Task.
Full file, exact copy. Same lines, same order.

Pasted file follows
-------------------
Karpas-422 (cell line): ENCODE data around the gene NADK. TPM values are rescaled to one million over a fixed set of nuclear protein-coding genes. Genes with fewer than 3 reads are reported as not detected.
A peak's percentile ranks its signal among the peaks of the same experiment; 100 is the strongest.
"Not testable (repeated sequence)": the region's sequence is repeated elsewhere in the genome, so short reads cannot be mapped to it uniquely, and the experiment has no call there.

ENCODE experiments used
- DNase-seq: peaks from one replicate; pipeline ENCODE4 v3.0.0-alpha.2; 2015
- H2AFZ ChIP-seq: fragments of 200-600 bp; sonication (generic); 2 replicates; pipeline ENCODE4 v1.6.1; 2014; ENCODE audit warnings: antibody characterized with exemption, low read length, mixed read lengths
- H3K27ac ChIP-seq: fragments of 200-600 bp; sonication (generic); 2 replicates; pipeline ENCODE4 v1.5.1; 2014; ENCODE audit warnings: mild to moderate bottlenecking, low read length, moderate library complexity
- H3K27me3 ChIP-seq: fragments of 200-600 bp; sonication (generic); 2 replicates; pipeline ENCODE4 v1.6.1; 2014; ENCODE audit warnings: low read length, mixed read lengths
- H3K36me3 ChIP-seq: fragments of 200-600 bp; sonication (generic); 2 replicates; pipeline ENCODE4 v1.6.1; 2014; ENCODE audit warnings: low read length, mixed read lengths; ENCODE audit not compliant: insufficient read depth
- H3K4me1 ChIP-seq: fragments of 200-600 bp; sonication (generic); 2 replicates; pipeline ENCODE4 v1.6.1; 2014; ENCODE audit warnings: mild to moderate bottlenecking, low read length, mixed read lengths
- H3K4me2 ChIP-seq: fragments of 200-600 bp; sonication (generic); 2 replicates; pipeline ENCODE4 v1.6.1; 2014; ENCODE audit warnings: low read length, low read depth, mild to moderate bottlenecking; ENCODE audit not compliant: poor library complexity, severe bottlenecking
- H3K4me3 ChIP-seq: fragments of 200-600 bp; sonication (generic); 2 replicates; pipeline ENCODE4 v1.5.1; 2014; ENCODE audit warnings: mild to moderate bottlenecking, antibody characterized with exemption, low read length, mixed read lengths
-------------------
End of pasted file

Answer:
Karpas-422 (cell line): ENCODE data around the gene NADK. TPM values are rescaled to one million over a fixed set of nuclear protein-coding genes. Genes with fewer than 3 reads are reported as not detected.
A peak's percentile ranks its signal among the peaks of the same experiment; 100 is the strongest.
"Not testable (repeated sequence)": the region's sequence is repeated elsewhere in the genome, so short reads cannot be mapped to it uniquely, and the experiment has no call there.

ENCODE experiments used
- DNase-seq: peaks from one replicate; pipeline ENCODE4 v3.0.0-alpha.2; 2015
- H2AFZ ChIP-seq: fragments of 200-600 bp; sonication (generic); 2 replicates; pipeline ENCODE4 v1.6.1; 2014; ENCODE audit warnings: antibody characterized with exemption, low read length, mixed read lengths
- H3K27ac ChIP-seq: fragments of 200-600 bp; sonication (generic); 2 replicates; pipeline ENCODE4 v1.5.1; 2014; ENCODE audit warnings: mild to moderate bottlenecking, low read length, moderate library complexity
- H3K27me3 ChIP-seq: fragments of 200-600 bp; sonication (generic); 2 replicates; pipeline ENCODE4 v1.6.1; 2014; ENCODE audit warnings: low read length, mixed read lengths
- H3K36me3 ChIP-seq: fragments of 200-600 bp; sonication (generic); 2 replicates; pipeline ENCODE4 v1.6.1; 2014; ENCODE audit warnings: low read length, mixed read lengths; ENCODE audit not compliant: insufficient read depth
- H3K4me1 ChIP-seq: fragments of 200-600 bp; sonication (generic); 2 replicates; pipeline ENCODE4 v1.6.1; 2014; ENCODE audit warnings: mild to moderate bottlenecking, low read length, mixed read lengths
- H3K4me2 ChIP-seq: fragments of 200-600 bp; sonication (generic); 2 replicates; pipeline ENCODE4 v1.6.1; 2014; ENCODE audit warnings: low read length, low read depth, mild to moderate bottlenecking; ENCODE audit not compliant: poor library complexity, severe bottlenecking
- H3K4me3 ChIP-seq: fragments of 200-600 bp; sonication (generic); 2 replicates; pipeline ENCODE4 v1.5.1; 2014; ENCODE audit warnings: mild to moderate bottlenecking, antibody characterized with exemption, low read length, mixed read lengths